Data Centers and the HIPAA Final Omnibus Rule of 2013

Data Centers and the HIPAA Final Omnibus Rule of 2013

In January 2013, the United States Department of Health and Human Services (HHS) made a series of relevant changes to the Health Insurance Portability and Accountability Act of 1996 (HIPAA).

Data Center SafetyHIPAA is primarily in force to enhance the integrity and confidentiality of Protected Health Information in the wake of serious breaches. Today, even one breach could attract severe penalties to the tune of millions of dollars.

Data centers are among those bodies that deal with electronic data related to health and other personal as well as financial information of the nation’s Health and Human Services system.

The Act has been alive and well for more than fifteen years and has witnessed regular updates in provisions that have strengthened the Act itself or have offered increased enforcement and punishing rights to related agencies.

 Key factors of the rule

A few key factors of the final omnibus rule in relation to data centers are listed below.

  • Increased protection and control of ePHI
  • Focus on health care providers and health data handlers
  • Expansion of individual rights
  • Use of related information for research and other purposes requires an individual’s sanction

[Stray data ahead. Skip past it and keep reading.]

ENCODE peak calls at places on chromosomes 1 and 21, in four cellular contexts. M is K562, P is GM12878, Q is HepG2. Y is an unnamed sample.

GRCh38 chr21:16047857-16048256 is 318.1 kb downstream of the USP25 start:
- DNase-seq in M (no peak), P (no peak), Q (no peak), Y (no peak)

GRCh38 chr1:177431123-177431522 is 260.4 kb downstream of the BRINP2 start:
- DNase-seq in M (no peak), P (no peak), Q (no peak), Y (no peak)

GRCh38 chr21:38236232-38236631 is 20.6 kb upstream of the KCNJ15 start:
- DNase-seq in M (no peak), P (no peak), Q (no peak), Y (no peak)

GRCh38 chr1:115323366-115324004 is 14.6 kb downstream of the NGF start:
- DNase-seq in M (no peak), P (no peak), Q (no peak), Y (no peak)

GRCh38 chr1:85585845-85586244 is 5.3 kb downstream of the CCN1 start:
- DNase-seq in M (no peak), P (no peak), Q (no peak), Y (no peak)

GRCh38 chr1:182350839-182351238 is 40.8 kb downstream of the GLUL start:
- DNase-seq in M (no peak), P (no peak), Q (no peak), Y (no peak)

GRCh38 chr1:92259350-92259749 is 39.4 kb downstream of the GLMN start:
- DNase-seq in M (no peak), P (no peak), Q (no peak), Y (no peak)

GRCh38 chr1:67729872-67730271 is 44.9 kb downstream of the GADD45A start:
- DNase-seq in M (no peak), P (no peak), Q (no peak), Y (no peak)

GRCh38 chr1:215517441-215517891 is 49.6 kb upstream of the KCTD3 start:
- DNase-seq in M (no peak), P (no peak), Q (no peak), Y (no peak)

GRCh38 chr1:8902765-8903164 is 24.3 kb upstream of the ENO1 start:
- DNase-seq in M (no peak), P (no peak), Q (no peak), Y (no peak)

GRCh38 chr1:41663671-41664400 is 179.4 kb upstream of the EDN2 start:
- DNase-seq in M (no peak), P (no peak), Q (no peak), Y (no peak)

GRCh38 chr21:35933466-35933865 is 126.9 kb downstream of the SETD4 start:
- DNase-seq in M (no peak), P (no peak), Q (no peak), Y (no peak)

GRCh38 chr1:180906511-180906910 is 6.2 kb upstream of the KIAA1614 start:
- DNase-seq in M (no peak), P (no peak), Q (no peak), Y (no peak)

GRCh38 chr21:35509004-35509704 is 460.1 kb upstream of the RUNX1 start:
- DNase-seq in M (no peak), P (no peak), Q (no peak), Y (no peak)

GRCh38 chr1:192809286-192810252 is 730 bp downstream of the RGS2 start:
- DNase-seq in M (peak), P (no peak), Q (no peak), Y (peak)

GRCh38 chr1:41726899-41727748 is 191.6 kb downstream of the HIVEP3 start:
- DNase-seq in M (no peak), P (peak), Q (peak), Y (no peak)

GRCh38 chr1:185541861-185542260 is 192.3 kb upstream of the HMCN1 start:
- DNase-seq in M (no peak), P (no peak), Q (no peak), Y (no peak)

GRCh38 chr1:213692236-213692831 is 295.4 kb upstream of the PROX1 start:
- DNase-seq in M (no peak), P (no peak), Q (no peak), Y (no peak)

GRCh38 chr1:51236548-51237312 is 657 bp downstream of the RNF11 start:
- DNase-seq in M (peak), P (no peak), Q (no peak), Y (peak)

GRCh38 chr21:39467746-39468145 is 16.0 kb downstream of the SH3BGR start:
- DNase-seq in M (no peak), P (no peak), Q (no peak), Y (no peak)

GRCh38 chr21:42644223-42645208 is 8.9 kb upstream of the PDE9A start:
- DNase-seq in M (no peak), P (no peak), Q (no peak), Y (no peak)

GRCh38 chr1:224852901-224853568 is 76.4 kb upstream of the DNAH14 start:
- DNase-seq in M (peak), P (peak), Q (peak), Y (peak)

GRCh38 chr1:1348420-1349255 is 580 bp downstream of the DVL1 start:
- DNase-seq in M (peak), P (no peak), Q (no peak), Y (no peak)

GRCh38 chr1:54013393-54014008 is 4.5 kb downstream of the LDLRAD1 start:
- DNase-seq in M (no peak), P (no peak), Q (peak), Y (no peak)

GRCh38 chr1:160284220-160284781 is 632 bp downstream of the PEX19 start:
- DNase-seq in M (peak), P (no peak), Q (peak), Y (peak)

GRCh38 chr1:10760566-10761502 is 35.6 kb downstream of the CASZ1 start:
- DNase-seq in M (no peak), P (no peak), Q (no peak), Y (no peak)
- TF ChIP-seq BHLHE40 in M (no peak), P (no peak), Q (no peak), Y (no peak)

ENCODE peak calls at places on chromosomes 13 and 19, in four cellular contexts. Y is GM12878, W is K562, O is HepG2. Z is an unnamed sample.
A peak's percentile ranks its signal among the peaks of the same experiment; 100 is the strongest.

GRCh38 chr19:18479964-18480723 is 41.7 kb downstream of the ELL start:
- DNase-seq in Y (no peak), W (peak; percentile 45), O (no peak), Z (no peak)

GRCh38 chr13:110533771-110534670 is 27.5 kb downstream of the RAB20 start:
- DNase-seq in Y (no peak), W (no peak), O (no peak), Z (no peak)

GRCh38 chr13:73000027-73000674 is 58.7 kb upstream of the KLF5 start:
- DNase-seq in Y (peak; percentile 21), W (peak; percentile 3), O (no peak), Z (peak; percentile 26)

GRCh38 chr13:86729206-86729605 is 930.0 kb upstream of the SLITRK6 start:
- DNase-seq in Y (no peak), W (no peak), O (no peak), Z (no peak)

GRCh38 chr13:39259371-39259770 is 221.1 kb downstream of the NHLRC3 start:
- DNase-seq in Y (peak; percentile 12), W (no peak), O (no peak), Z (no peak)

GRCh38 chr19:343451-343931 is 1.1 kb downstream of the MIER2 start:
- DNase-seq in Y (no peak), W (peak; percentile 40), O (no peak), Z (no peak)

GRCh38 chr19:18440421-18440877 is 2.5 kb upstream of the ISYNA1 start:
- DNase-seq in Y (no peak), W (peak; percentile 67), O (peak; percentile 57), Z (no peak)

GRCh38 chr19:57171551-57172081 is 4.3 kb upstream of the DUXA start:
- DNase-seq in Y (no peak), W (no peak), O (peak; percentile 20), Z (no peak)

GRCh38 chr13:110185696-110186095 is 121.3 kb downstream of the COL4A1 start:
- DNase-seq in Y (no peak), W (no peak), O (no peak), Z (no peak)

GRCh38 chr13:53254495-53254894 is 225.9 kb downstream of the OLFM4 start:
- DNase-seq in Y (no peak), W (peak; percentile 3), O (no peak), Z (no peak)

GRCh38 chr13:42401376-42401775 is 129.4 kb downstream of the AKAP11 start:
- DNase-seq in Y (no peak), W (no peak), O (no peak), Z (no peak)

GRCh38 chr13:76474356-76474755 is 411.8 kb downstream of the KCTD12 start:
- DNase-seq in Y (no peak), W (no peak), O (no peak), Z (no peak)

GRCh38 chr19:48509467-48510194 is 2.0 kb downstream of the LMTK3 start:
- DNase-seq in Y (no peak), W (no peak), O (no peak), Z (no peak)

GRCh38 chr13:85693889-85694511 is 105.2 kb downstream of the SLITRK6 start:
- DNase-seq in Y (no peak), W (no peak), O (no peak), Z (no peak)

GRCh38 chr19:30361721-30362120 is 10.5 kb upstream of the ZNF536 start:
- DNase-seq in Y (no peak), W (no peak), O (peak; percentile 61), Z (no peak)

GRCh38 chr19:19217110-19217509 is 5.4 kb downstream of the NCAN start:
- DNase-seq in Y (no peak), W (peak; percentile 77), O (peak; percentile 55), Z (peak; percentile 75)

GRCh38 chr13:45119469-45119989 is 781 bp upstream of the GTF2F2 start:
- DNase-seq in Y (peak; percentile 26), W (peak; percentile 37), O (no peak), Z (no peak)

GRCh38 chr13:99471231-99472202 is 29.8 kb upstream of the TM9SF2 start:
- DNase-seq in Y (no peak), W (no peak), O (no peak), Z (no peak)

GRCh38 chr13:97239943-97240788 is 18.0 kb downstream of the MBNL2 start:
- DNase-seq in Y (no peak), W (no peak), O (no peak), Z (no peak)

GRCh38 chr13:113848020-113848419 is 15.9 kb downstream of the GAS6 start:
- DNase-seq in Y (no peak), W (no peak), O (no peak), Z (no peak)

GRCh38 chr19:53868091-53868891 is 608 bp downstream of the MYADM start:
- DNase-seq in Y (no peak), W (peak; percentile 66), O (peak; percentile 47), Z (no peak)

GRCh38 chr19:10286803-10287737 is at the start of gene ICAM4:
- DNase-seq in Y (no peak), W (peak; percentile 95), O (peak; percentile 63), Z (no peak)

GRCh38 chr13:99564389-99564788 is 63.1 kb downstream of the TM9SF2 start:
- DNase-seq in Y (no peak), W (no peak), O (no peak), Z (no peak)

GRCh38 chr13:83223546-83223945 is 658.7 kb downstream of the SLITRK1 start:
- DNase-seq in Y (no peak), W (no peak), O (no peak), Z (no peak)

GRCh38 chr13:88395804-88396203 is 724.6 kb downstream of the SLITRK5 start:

• Influenced by the HITECH Act and GINA
  • Prohibition of the sale of health info without permission
  • Maximum penalty for every violation stands at $1.5 million

A HIPAA Compliant data center follows guidelines and procedures put forth by the final omnibus rule and ensures that they are adhered to.

 The final omnibus rule and Data Centers

The final omnibus rule of HIPAA came into effect in January 2013. Health information and data is set to be protected even more ardently in an age where security breaches and leaking of data is a crucial threat.

Patient privacy and protection of health information disclosed by the patients, doctors or other relevant parties remains the onus of all parties involved, external agencies and business associates included. Therefore, as business associates handling sensitive health data, data centers need to ensure that their set procedures comply with the final omnibus rule, too.

Alex Carroll

Alex Carroll

Managing Member at Lifeline Data Centers
Alex, co-owner, is responsible for all real estate, construction and mission critical facilities: hardened buildings, power systems, cooling systems, fire suppression, and environmentals. Alex also manages relationships with the telecommunications providers and has an extensive background in IT infrastructure support, database administration and software design and development. Alex architected Lifeline’s proprietary GRCA system and is hands-on every day in the data center.
Alex Carroll